By late 2003, the R&D centre of Universal Luxury Group's perfume and cosmetics division was faced with some daunting challenges. A criticial issue became how the selection of products for 2004 might impact the R&D centre's ability to meet the very different requirements of the company's three high-end brands. While the total number of R&D projects had risen 24% annually over the past three years, budget increases had not come close to keeping pace.
Could the R&D centre feasibly juggle all the projects being demanded of it? Assistant Professor of Technology and Operations Management Manuel Sosa considers the challenges inflicted upon the research and development centre in an industry so heavily dependent on product innovation as a market share driver.
The cases illustrate the perhaps inevitable clashes between technical and commercial needs when various groups' priorities differ so greatly. The company was also aggressively targeting the Asian market, meaning that orders and counter-orders were coming from separate operational and marketing teams in Tokyo and Paris, usually with little or no coordination. Perhaps inevitably, resentments about perceived favouritism towards the top-performing brand were being expressed more often by the other two.
At the same time, a central requirement at the heart of the firm's new overall harmonisation development concept was increased formula standardisation. This would hopefully permit the reuseage of core formulas of major products as the matrixes for developing new products. This was to be critical in simultaneously boosting productivity, while helping to meet the demands of new products.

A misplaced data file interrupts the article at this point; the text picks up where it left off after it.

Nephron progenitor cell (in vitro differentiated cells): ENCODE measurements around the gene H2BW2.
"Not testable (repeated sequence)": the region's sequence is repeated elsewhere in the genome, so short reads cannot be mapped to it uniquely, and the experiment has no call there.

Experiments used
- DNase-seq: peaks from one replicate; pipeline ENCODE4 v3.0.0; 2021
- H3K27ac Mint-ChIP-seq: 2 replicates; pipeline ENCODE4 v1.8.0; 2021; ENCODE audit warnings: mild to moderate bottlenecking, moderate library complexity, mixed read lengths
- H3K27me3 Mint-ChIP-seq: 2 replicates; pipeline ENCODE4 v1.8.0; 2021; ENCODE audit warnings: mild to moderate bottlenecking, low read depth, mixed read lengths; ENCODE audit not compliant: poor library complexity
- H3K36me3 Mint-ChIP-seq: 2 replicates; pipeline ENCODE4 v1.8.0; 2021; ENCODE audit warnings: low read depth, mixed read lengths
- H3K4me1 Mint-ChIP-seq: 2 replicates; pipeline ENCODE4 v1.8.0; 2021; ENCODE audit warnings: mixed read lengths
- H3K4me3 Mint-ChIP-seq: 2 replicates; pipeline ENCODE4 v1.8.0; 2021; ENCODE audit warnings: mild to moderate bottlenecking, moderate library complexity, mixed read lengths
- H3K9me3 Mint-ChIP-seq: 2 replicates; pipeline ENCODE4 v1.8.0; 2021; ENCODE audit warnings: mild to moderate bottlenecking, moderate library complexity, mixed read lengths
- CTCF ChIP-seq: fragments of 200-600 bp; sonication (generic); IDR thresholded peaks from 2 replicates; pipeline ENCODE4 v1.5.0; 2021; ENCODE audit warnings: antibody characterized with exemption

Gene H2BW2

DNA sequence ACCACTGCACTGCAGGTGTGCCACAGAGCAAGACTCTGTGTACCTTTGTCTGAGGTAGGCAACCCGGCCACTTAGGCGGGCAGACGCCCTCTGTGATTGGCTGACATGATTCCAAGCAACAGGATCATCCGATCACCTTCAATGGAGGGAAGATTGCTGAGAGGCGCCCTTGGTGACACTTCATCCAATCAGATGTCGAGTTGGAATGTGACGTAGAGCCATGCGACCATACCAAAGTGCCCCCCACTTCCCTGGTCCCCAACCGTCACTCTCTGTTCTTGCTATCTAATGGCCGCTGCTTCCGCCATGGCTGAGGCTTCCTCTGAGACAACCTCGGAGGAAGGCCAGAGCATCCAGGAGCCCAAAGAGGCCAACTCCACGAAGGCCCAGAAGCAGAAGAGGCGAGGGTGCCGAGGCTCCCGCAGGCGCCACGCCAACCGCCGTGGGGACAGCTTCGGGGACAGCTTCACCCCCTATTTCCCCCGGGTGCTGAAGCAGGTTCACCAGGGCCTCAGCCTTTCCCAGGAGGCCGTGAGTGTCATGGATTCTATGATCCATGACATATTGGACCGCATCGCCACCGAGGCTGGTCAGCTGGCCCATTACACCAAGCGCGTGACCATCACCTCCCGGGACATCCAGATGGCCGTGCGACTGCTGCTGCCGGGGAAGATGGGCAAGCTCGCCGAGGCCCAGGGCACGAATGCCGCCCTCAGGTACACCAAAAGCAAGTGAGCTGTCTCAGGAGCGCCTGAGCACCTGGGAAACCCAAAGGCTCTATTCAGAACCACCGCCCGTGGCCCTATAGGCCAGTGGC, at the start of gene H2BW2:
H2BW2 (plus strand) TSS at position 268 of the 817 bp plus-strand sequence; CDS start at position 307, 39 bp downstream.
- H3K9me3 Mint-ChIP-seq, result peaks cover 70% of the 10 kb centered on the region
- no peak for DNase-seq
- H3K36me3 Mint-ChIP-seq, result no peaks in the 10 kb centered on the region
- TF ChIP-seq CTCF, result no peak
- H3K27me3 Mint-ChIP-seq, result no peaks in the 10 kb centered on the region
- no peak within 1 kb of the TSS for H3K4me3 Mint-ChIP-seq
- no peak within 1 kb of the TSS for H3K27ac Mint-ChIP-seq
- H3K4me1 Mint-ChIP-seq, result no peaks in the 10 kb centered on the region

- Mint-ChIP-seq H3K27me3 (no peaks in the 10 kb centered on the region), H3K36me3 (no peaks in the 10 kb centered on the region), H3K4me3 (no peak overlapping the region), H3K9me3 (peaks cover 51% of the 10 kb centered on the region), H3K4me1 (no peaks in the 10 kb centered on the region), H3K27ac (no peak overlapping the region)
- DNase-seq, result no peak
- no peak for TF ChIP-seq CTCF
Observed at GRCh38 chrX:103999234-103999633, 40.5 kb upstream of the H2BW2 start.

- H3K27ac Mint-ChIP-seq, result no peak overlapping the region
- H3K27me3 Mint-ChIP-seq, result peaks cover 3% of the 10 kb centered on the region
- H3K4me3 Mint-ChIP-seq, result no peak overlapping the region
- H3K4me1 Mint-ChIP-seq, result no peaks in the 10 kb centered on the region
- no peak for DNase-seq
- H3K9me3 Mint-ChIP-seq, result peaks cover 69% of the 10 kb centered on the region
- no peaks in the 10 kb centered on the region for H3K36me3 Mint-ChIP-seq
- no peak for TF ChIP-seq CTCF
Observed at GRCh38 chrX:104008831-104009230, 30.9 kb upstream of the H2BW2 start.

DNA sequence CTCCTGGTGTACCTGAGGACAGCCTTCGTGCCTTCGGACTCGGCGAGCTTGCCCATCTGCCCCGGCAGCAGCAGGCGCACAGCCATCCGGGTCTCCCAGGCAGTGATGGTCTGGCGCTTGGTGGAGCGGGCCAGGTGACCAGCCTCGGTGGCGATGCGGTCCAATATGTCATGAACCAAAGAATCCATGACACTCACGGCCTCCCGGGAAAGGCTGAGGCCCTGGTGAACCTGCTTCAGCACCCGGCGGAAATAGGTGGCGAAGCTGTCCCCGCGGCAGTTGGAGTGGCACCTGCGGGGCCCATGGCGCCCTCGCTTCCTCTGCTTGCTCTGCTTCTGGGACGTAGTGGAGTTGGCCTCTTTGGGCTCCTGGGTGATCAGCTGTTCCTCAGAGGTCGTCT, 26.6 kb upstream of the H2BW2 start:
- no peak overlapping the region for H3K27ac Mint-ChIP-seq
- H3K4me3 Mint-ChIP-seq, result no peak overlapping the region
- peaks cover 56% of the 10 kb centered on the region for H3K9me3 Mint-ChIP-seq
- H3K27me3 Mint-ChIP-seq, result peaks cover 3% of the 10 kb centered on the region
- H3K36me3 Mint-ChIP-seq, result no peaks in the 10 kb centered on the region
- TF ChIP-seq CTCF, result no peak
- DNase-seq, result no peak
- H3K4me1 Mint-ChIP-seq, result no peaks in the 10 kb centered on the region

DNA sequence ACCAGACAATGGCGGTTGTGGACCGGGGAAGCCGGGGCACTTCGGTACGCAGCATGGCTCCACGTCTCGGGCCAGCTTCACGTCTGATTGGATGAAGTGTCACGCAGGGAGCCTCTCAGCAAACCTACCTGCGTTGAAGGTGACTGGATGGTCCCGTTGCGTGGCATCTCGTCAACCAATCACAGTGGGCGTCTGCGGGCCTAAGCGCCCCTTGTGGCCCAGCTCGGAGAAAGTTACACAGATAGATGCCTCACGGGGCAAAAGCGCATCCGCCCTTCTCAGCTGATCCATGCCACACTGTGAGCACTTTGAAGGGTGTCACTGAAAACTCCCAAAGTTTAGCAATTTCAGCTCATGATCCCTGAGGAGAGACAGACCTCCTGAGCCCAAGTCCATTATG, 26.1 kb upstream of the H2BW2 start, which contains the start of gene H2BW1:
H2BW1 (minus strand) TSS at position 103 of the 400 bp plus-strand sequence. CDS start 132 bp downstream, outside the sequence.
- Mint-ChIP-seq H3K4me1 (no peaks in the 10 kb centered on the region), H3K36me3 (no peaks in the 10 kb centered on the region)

The "A" case illustrates the complexities of the product development chain, and the processes involved in each marketing department within Universal Luxury Group while negotiating their R&D spending with the research centre individually. However, in September 2003, the R&D centre's financial controller was presented with a considerable change in overall product mix complexity, which he attributed to more intense market competition.
Each brand was asking for more technical innovation than in the past. There were major concerns as to whether the technicians had either the time, or the capacity to cope with the new demands. The financial controller felt forced to either propose limiting the overall number of projects, or pleading to reduce the overall project complexity to ease the R&D workload. However, positive results were beginning to appear due to the harmonisation initiatives. And it was difficult for a number of reasons to argue which project was more critical for which brand.
The "B" case details the situation at Universal Luxury Group, four months after the negotiation of the annual R&D budget. The R&D centre now needed to create an action plan capable of helping to fulfil ambitious business objectives within tighter budget constraints. The latter case also illustrate the dynamic nature of marketing requirements and the need to implement mechanisms to handle the effects of such dynamics in research and development.
Both cases serve to illustrate the substantial challenges often associated with managing and coordinating innovation and marketing priorities, especially in such a highly R&D-intensive industry. They allow the reader to better appreciate the tactical implications of portfolio management decisions typically faced by large R&D organizations that serve diverse markerting requirements across many different brands.